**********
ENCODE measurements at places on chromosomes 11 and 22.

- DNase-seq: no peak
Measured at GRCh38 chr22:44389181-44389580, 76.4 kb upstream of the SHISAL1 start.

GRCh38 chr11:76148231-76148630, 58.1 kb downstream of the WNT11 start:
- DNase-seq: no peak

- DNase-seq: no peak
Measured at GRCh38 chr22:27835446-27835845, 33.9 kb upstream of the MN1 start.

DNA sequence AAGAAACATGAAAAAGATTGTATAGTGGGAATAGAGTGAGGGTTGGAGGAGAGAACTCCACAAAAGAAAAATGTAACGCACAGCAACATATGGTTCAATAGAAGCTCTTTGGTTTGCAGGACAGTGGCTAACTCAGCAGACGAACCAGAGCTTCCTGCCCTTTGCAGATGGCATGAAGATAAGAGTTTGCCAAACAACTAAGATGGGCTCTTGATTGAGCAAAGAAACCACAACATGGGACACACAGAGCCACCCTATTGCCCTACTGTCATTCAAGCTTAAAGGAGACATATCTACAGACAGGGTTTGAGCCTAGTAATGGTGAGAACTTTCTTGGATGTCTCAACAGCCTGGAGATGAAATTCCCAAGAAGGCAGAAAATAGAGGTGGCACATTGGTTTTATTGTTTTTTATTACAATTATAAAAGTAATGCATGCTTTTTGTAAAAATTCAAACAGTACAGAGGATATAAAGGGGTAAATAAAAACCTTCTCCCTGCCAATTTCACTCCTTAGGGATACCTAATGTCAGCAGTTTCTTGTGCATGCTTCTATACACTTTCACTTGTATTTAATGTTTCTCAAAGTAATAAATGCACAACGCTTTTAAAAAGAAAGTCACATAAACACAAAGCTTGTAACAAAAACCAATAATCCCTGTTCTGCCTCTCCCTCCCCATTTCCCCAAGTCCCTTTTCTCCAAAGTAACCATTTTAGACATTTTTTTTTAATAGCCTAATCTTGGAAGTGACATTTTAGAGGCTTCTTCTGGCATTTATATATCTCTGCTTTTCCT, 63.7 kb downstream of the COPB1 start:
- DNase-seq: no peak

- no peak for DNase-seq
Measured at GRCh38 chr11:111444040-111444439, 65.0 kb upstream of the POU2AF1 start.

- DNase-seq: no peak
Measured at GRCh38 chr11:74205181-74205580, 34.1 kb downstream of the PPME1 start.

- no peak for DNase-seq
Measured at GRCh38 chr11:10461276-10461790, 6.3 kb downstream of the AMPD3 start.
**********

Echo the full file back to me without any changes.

ENCODE measurements at places on chromosomes 11 and 22.

- DNase-seq: no peak
Measured at GRCh38 chr22:44389181-44389580, 76.4 kb upstream of the SHISAL1 start.

GRCh38 chr11:76148231-76148630, 58.1 kb downstream of the WNT11 start:
- DNase-seq: no peak

- DNase-seq: no peak
Measured at GRCh38 chr22:27835446-27835845, 33.9 kb upstream of the MN1 start.

DNA sequence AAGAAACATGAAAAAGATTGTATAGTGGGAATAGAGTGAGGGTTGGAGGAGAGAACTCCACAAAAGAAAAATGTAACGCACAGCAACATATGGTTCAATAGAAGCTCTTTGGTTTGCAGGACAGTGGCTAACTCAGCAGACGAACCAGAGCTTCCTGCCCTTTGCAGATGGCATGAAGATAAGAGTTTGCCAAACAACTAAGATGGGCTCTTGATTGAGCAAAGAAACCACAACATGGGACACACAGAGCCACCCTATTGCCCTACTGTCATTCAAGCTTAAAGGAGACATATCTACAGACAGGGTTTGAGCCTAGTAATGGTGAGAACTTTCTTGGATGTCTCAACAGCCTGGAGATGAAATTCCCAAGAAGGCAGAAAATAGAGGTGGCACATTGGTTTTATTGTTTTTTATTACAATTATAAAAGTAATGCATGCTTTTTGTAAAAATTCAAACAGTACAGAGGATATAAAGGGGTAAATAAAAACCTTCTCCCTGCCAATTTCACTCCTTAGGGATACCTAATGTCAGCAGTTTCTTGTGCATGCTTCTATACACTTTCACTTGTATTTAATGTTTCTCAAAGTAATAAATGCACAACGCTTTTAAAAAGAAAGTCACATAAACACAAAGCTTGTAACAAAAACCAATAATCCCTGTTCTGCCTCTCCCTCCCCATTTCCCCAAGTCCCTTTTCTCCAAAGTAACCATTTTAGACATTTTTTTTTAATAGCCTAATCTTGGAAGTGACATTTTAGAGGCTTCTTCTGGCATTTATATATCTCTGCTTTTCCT, 63.7 kb downstream of the COPB1 start:
- DNase-seq: no peak

- no peak for DNase-seq
Measured at GRCh38 chr11:111444040-111444439, 65.0 kb upstream of the POU2AF1 start.

- DNase-seq: no peak
Measured at GRCh38 chr11:74205181-74205580, 34.1 kb downstream of the PPME1 start.

- no peak for DNase-seq
Measured at GRCh38 chr11:10461276-10461790, 6.3 kb downstream of the AMPD3 start.